Space Foundation News

Hyten Discusses Projects, Definitions, Commitments

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Lt. Gen. John E. Hyten, USAF, vice commander, Air Force Space Command, headlined the Cyber 1.3 luncheon, co-sponsored by General Dynamics Advanced Information Systems.

Hyten began by noting that he spends more time on cyber than on space because the challenges are so enormous, saying, “If we don’t defend it all the time, we’re going to have significant problems.”


Among the projects he outlined were:

  • Consolidating Air Force Space Command and 24th Air Force services into the Air Force Network (AFNet), which brings more than 120 different network entry points into 16 gateways, improving the ability to “secure the network, monitor traffic and defend ourselves.” Integration is more than 60 percent complete with projected completion by mid-2014
  • Normalizing Air Force cyber operations, including integrating cyber capabilities with other joint capabilities to meet the combatant commanders’ requirements
  • Deploying indication and warning capabilities to catalog the latest cyber threats, and developing signatures to load into defensive systems to protect all DoD networks from attack
  • Normalizing and modernizing the 624th Operation Center, which gives the 24th Air Force commander effective cyber C2 at the operational level of war, consistent with the other component Numbered Air Forces
  • Standardizing training, stand/eval programs and tactics, techniques and procedures to improve Air Force internal cyber capabilities and ensure full integration with the emerging joint standards for cyber training

Joint Information Environment

Hyten also discussed the joint information environment (JIE), saying that he is “the biggest believer in that kind of consolidation and information environment,” but that he has questions about security and the ability to defend the network. “The goal is timely access to critical resources, a single security architecture, and centralized and standardized enterprise services,” he said. “How can anybody argue against that? My concern is that we don’t have a lot of detail below that top level description.”

He said his top three concerns with JIE are:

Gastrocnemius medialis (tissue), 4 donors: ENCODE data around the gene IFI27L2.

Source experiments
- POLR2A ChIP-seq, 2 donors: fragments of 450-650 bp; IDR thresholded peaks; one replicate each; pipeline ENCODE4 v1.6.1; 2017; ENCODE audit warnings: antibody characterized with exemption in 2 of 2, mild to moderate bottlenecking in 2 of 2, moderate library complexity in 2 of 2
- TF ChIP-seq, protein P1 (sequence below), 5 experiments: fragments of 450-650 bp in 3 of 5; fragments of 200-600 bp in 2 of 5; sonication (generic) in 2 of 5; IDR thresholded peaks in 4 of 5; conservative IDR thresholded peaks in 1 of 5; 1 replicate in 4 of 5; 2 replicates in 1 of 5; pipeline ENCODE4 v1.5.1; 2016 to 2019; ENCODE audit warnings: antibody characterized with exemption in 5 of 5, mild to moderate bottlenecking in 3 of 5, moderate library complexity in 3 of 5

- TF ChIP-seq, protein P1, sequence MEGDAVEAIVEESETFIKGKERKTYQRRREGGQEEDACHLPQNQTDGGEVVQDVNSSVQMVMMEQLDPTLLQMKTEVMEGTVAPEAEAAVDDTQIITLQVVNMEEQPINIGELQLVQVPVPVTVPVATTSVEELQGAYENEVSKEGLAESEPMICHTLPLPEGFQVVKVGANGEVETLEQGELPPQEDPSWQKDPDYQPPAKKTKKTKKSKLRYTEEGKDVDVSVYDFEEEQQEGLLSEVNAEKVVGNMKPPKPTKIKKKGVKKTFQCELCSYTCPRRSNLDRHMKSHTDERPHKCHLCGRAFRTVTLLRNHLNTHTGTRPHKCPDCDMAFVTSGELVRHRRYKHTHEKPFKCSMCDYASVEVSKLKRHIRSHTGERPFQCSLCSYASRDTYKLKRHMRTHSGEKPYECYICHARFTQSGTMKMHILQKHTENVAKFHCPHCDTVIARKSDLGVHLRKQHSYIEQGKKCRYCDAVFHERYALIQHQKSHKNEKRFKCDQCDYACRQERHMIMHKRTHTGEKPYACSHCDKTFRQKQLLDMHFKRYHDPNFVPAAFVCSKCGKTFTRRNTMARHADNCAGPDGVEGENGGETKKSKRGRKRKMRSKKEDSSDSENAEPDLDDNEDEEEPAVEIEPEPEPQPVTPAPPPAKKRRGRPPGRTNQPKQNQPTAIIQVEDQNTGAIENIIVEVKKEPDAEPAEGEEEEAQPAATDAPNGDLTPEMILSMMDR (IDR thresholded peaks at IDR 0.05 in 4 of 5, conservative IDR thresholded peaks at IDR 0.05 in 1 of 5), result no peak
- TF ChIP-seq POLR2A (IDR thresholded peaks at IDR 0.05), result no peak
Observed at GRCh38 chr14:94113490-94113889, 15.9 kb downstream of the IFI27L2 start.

• The single security architecture is still undefined
  • What the environment really looks like is unclear because little has been placed into testing and there are no operational processes in place
  • Resources haven’t been addressed


Next, Hyten discussed the difference between cyberspace operations and information technology, citing a jointly published doctrine, Joint Pub 3-12, which defines cyberspace operations in three lines of operation: offensive cyber ops; defensive cyber ops; and DoD information network ops. “Each of these lines of operations is pivotal in maintaining the freedom to operate in and through cyberspace and enable the exchange of information for space and cyberspace operations,” he said.

He explained that IT is “any equipment, interconnected system or subsystem of equipment used in, among other things, the storage, movement, transmission or reception of data or information.”

He also explained that weapon systems are not IT just because they require information technology and software. He gave GPS as an example, saying, “GPS is a weapon system. It operates using information technology, but it is a weapon system critical to the defense of the United States and it needs to be managed as a weapon system.”

Presenting Forces

Hyten said, “The domains I’m given wearing this uniform are air, space and cyberspace. In the Air Force we organize, train and equip forces to allow combatant commanders to fight and win wars. So that’s what we have to do in cyberspace as well. CYBERCOM is the place where we’re going to present forces.”

He said the services, the Air Force among them, are going to have to build mission teams to present mission ready forces to CYBERCOM as well as the other combatant commanders. “For our part, we’re already working with the Air Staff to get the requisite manning…. CYBERCOM has already begun to lay out what kind of team composition they have to have, and our future in cyberspace basically depends on us getting this right.”

He closed by saying that the cyberspace domain is a priority for this nation, for the DoD and the Air Force. “Our success on the battlefield depends on the timely movement of information,” he said. “In the last 30 years, that’s what’s made us the greatest military the world has ever seen. Our adversaries are going to attack our ability to move information and they’re going to identify this as a key center of gravity, an asymmetric advantage if they can take it out.

“There’s no doubt that our number one asset as a nation, as a military, is our soldiers, sailors, Airmen and Marines. But if they don’t have the information they need to do their jobs, they will not be able to fight effectively,” he said.

“So we must be ready to meet any adversary in cyberspace that presents themselves – from the smallest individual to the largest nation state.”

See More

See video of the luncheon here.

See photos here.